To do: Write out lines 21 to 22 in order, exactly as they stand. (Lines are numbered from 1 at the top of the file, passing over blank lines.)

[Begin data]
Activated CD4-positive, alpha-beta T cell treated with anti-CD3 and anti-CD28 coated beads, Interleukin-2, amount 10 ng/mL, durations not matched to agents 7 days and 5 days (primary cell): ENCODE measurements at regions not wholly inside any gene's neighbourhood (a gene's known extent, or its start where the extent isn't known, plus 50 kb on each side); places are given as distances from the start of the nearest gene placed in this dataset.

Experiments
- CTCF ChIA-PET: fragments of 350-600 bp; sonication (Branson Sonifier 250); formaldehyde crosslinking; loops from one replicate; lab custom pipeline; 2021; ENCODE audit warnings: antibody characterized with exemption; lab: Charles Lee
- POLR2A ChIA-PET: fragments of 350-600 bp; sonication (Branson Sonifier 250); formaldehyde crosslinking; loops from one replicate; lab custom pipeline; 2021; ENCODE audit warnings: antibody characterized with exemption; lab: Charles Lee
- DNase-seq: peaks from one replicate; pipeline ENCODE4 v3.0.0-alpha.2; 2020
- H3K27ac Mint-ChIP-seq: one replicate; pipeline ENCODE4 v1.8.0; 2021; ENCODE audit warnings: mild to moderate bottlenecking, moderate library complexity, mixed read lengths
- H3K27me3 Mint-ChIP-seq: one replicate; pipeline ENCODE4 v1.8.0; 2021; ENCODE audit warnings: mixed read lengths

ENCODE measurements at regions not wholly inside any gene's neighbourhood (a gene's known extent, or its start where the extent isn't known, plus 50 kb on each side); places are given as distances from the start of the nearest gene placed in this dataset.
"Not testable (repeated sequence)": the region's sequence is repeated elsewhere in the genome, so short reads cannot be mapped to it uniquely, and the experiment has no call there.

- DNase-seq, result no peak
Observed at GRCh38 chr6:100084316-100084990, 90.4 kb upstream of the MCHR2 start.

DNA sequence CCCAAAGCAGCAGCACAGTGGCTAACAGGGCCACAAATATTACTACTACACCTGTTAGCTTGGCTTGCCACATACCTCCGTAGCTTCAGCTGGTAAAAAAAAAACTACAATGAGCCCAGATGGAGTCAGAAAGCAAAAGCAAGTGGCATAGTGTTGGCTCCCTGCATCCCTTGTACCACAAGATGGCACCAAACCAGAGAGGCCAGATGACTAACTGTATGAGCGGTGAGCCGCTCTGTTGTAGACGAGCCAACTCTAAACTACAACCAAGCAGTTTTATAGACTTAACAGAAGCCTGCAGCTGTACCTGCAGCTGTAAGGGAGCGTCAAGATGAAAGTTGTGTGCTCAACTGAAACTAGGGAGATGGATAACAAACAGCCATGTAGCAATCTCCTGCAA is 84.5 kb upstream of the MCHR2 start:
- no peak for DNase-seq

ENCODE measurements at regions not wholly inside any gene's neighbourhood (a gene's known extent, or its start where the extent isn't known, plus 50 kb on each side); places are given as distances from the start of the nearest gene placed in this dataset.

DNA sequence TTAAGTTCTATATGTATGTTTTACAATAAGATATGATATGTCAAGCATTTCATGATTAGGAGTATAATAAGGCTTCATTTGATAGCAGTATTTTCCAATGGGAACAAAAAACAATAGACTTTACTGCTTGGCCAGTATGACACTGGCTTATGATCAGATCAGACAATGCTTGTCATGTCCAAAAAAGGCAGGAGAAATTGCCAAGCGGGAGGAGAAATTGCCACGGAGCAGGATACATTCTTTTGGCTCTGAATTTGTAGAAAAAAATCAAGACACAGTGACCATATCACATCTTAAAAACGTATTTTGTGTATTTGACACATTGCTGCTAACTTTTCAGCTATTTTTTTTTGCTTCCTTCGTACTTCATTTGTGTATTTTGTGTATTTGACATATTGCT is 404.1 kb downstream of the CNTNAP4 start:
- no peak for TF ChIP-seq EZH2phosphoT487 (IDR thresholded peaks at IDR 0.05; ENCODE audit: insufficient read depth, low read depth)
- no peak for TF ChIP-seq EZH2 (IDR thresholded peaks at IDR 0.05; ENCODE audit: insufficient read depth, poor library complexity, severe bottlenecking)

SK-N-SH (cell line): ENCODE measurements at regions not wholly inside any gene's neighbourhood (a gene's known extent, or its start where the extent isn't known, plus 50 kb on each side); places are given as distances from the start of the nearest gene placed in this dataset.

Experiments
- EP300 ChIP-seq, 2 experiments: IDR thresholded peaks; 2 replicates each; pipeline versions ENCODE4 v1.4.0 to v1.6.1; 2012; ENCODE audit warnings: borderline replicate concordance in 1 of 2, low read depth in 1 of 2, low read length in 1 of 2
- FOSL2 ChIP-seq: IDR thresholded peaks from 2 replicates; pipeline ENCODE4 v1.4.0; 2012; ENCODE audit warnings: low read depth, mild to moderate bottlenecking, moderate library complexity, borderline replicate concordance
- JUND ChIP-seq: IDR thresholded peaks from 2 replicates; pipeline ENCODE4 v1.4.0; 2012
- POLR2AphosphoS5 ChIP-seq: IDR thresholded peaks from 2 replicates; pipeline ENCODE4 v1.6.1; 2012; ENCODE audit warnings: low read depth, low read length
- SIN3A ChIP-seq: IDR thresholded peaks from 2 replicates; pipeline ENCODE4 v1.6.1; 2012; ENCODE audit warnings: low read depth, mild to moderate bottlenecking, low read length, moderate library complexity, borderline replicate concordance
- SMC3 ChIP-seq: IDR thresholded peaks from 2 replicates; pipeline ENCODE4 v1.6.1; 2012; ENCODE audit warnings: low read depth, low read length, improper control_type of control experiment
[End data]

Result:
- FOSL2 ChIP-seq: IDR thresholded peaks from 2 replicates; pipeline ENCODE4 v1.4.0; 2012; ENCODE audit warnings: low read depth, mild to moderate bottlenecking, moderate library complexity, borderline replicate concordance
- JUND ChIP-seq: IDR thresholded peaks from 2 replicates; pipeline ENCODE4 v1.4.0; 2012